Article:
The Minnesota Wild knows how much the tide and the narrative can turn if it can come out Tuesday, play a complete game against the San Jose Sharks, and end a three-game losing streak.
Of course, a win in any fashion would also clinch the Wild a spot in the 2016 Stanley Cup Playoffs.
In the midst of a three-game losing streak, which was preceded by a season-best six-game winning streak, the Wild said it has gotten away from playing the type of game it needs to be successful.
Getting back to that on Tuesday, with two regular season games remaining on the schedule, could go a long way in getting Minnesota in the right state of mind to begin the playoffs, and also laying the final brick to its postseason foundation.
"It can change a lot of things," Zach Parise said. "It can make us feel good about how we're playing, and hopefully get us into the playoffs by winning a game.
"Fortunately, the stuff we've been doing is correctable, and hopefully tomorrow we can just play a better game than we have the last three."
Still five points ahead of the Colorado Avalanche for the second wild card spot, the Wild has two remaining chances, regardless of how Colorado performs over its final three games, to secure a game number 83 and beyond.
The Nashville Predators, at 92 points, are locked into the first wild card spot. A Wild win would erase the need for Colorado to miss out on any points, and Sharpie the Wild into the eight-seed in the Western Conference.
"One of the reasons I haven't talked about the playoffs is because we're not in the playoffs," interim head Coach John Torchetti said. "For the guys, with the five-point (lead), they've been sitting on a cushion, and that's not what it's all about. We have to focus on San Jose, and just get the job done."
After winning the sixth of that six-game winning streak, Minnesota opened up a five-point lead on Colorado with five regular season games remaining.
The Wild hasn't won since, but neither has Colorado. Now with potentially 120 minutes of regular-season hockey left, the Wild knows simply "getting in" won't cut it: It needs to also find its footing.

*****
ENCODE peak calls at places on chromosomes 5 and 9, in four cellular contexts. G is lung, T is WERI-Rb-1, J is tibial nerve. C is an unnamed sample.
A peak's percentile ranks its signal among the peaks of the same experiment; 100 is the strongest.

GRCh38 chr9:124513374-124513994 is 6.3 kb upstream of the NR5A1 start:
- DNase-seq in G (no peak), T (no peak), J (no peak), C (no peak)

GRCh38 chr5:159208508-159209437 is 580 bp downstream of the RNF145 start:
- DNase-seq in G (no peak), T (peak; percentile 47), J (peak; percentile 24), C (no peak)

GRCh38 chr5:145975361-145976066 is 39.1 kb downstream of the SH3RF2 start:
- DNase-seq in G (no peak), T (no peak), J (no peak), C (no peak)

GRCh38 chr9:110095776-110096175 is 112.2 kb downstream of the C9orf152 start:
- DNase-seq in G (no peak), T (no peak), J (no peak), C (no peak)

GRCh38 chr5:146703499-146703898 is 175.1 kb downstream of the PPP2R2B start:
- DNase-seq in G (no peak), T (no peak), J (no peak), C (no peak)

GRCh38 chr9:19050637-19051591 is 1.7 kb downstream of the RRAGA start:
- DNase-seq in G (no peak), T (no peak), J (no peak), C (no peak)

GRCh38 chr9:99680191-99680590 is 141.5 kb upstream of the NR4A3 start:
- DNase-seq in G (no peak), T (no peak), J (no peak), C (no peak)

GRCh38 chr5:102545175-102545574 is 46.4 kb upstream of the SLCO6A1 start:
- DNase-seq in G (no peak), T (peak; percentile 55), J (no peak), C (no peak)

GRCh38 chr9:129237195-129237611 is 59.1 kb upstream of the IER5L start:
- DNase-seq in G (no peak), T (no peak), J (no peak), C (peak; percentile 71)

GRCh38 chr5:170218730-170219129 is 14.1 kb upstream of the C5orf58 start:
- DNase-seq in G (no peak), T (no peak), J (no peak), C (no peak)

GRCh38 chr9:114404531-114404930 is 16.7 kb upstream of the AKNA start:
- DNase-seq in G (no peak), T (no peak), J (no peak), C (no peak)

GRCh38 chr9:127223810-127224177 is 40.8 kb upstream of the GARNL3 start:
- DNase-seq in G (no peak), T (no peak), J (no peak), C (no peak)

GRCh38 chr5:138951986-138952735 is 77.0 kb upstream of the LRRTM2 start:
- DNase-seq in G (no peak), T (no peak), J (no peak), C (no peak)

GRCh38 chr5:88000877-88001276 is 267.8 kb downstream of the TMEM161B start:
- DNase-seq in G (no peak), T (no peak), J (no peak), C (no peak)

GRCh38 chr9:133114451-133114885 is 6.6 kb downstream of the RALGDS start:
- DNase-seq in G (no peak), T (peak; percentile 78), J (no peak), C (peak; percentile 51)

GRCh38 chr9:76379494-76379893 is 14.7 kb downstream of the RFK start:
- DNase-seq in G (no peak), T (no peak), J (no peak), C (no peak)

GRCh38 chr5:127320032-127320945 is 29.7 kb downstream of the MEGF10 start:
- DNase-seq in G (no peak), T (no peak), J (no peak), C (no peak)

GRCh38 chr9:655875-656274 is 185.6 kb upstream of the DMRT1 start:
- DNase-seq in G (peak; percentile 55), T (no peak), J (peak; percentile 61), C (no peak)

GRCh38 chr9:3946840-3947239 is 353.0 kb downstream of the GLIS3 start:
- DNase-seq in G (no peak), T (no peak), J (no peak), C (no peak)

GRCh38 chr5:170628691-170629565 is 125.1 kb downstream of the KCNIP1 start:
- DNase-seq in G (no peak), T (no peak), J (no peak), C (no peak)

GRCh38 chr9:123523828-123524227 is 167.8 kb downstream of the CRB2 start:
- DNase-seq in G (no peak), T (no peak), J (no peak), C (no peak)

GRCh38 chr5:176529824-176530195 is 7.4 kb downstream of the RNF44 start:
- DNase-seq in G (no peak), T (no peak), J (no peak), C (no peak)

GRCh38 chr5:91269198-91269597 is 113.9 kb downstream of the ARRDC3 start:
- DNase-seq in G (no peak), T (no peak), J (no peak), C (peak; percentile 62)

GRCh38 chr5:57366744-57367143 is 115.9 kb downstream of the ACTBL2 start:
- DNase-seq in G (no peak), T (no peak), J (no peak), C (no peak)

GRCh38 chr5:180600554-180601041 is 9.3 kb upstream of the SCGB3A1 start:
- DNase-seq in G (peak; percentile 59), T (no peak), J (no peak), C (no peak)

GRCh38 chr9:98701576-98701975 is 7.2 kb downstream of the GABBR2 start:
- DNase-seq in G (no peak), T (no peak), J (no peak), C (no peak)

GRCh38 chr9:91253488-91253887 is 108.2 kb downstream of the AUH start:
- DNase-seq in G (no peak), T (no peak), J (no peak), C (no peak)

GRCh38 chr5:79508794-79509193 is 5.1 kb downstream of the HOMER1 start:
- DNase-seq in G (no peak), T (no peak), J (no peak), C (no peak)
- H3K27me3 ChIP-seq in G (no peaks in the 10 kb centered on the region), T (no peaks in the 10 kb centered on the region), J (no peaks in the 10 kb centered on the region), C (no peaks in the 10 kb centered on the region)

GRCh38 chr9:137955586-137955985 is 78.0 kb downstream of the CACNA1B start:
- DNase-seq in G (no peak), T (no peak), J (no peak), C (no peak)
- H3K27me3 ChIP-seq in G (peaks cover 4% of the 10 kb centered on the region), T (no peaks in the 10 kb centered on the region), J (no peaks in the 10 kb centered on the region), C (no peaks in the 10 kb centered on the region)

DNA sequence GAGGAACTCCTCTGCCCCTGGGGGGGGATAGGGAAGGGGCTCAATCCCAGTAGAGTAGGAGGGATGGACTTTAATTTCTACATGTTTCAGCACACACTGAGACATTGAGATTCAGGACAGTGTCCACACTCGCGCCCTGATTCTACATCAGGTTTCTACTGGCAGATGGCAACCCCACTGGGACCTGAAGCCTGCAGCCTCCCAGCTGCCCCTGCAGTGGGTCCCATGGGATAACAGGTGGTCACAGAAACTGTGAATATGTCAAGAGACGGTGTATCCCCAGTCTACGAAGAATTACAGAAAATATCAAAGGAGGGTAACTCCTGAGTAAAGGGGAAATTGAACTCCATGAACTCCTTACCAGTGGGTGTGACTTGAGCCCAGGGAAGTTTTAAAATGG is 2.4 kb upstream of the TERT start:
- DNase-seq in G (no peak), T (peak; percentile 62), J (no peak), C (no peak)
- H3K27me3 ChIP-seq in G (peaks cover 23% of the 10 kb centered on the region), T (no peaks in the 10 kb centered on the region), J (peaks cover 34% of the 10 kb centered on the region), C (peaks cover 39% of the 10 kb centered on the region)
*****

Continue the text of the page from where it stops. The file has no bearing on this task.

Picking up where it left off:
"I've seen teams that have carried momentum into the playoffs, and I've seen teams that have kind of limped in," Parise said. "Usually, it goes a lot better for the teams that are playing well, and doing things the right way going in.
"It's tough to just turn it on, and just expect to go in and play great games when leading up to it, you're making some mistakes that — we're a better team than what we've been showing."
Help could be on the way for the Wild Tuesday in the form of defenseman Jared Spurgeon. The top-pairing blue liner has missed the past two games with a lower-body injury. He skated the first time on Monday since sustaining that injury last Thursday against the Ottawa Senators.
"I tested it out today," said Spurgeon, who skated on his own before joining an optional Wild practice at Xcel Energy Center afterward. "Obviously not a lot of guys out there, but it was good to get out there. I'll test it out tomorrow morning and see how it goes from there."
Torchetti said Spurgeon's lack of hockey activity over the past four days doesn’t rule him out against the Sharks.
"If he's good to go, he's going to play," Torchetti said. "We miss him a lot. He just makes a good first-pass on everything, and makes really good decisions, and he plays bigger than he is, that's for sure."
Spurgeon, like Parise, and the rest of the Wild, said Minnesota doesn't want to leave its playoff invitation in the hands of Colorado's three remaining opponents.
In order, the Avalanche plays at Nashville, at Dallas, and then versus Anaheim.
"We don't want to be waiting," Spurgoen said. "We want to go into the playoffs playing well. The last couple of games haven't been our best, but we're looking forward to getting back on track in front of our home crowd."
Forward Thomas Vanek, who has missed two of the past three games with an upper-body injury, will remain out on Tuesday.